Tuesday, June 9, 2015


I recently met a woman who works for the UN. She's lived around the world since she was 23, mostly in Third World countries.  When she moved into her hotel room in Madagascar, the walls were riddled with bullet holes and there were scorpions all over the floor.  She lived without much of anything, very few creature comforts, and missed out on the whole technology age.  Her idea of GPS was when she needed to contact the closest US Army base to request an escort to a remote village.  She loved every minute of it.

Now she’s back in the US and is learning all about smartphones, wi-fi, anything we’ve taken for granted during the past ten years with regards to technology.  When she moved into her apartment, she asked her very surprised leasing agent to remove the microwave and dishwasher since she wouldn’t be using them and could use the extra space they were taking up (they did remove the microwave, and she said she’s slowly learning to use her dishwasher).  But her biggest shock of all was going grocery shopping.

“I had PTSD”, she said. “I walked into the grocery store and was completely overwhelmed by the abundance. So many things, too many things, products I’d never heard of, and just the sheer amount of everything anyone could ever need and never need. And the waste!  I got such an anxiety attack that I had to leave immediately”.

I thought about that for a while after we talked. We do take things for granted, don’t we? That our grocery stores will have every variety of potato, lettuce, and packaged cereal - and if they don’t, we’ll surely complain to management then head to the store down the street, since they will certainly have what we’re looking for.  Everything is so convenient. Too convenient.  We want for nothing. We have fast food joints littered along every city block.  Don’t get me wrong, I like the convenience myself. I thoroughly enjoy grocery shopping: checking out all the cuts of meat and varieties of cheese; taking my time going through the produce aisle as recipe ideas pop into my head. I love that shit. But seriously, do we need this?:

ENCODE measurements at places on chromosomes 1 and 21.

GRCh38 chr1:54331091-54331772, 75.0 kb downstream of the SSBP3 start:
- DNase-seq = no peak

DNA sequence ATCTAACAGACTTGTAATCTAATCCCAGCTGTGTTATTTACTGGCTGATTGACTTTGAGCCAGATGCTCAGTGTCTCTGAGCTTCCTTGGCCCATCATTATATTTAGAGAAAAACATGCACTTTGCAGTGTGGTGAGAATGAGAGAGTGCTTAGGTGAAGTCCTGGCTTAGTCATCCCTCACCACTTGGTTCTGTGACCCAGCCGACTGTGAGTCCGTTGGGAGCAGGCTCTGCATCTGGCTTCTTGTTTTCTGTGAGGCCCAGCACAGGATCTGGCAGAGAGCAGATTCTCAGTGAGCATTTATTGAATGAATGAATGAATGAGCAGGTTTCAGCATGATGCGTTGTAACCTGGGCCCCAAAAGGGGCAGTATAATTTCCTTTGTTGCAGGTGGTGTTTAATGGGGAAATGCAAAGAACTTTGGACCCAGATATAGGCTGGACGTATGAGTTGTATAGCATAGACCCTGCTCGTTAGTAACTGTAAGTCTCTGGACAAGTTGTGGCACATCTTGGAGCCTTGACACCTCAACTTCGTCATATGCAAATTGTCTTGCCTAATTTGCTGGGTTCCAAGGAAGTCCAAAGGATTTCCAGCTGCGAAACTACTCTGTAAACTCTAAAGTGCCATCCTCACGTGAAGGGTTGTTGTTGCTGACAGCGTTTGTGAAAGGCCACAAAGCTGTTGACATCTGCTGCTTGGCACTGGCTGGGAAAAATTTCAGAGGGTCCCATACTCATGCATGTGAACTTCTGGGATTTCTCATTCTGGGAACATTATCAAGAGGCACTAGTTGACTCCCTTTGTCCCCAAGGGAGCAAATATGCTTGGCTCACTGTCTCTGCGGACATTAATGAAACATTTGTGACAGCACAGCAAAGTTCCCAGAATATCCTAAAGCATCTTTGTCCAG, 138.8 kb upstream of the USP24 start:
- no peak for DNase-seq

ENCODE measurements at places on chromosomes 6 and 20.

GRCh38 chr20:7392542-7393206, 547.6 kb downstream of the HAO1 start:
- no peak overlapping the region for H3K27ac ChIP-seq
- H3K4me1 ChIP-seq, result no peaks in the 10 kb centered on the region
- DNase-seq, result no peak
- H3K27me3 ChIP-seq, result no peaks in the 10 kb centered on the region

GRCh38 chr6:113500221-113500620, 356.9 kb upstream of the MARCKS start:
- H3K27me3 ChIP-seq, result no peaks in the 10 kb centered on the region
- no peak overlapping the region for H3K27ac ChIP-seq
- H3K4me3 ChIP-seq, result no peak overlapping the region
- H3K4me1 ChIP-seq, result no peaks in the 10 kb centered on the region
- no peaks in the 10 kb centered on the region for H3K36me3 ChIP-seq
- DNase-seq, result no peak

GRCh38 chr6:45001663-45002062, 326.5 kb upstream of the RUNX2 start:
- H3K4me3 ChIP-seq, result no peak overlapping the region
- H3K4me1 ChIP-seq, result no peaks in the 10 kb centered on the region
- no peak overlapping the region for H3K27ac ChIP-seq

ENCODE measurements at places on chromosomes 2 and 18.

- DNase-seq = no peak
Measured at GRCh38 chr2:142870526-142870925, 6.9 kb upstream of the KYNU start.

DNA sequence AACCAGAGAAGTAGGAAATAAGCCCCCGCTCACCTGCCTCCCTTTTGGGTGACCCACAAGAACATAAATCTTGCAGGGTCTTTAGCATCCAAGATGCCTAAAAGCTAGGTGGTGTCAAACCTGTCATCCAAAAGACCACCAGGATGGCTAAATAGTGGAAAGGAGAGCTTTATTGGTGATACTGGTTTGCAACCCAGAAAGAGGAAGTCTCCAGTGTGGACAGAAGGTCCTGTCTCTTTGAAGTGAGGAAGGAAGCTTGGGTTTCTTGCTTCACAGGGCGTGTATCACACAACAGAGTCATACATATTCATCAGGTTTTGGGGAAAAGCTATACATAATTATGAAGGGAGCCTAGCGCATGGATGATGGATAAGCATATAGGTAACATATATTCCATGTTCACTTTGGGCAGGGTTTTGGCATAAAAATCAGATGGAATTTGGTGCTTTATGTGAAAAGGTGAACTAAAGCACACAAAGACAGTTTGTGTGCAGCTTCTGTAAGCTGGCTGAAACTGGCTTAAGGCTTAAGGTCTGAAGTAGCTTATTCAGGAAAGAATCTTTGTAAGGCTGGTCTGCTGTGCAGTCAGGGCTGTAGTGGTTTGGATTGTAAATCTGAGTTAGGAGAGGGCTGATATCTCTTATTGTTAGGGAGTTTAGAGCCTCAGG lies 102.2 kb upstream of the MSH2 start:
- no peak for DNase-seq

wall 'o k-cups
I tend to skip the middle aisles of the grocery store and mainly shop the perimeter aisles, because most of what is offered in the middle is junk. The exception is when I need to get something like crackers, or Dunkin' Donuts ground coffee (the coffee of choice in This House). Or wine. Because, priorities.  But in the past year, my local Kroger re-arranged their store layout, except for the perimeter displays; so in order to get to what I want in the middle, I must surf my way up and down countless aisles of garbage as I have yet to remember where my beloved wine items now live.

middle aisle junk: what in the hell is this? and it's USDA approved AND organic? yikes.
The thing is, i'm not immune to the K-Cup things myself.  At my teaching job, we sell those violently expensive Nespresso machines in all their many mutations (and price range), and they do make a fine cup of coffee. {Off topic for a second, when I was last in France I noticed that George Clooney was hustling Nespresso machines in TV ads that i've never seen make it over here (yet). They're quite silly. See for yourself}. I was so excited to learn how to use one of the more complicated machines, one that I originally thought i'd need a degree in Physics in order to figure out how to operate. I loved it so much that on one of my first days there, I drank three double espressos with foam... and was awake until 4 am. So i'm limiting my intake from now on.  

But honestly. Do we need it? and the answer is: No. We don't. We like convenience, that is all. And to be honest, the best cup of coffee i've had is one made with my Vietnamese coffee press or my no-frills French press. Yeah, it takes time.... like maybe five whole minutes. It's not instantaneous. But somehow, I'll manage to live.

Monday, June 1, 2015

perfecto imperfecto

I taught a couple few classes over the weekend, one of them a group of 14 people how to make empanadas.  The group was a bit hesitant at first, but I’ve found that getting them all involved in an activity such as rolling out dough and making the filling is very interactive and gets them all talking to each other (none of them knew any of the others apart from who they came with).   Pretty soon I had a chatty crowd going.  They all brought wine, so that helped too. Lubrication of the mandibles is always good for conversation.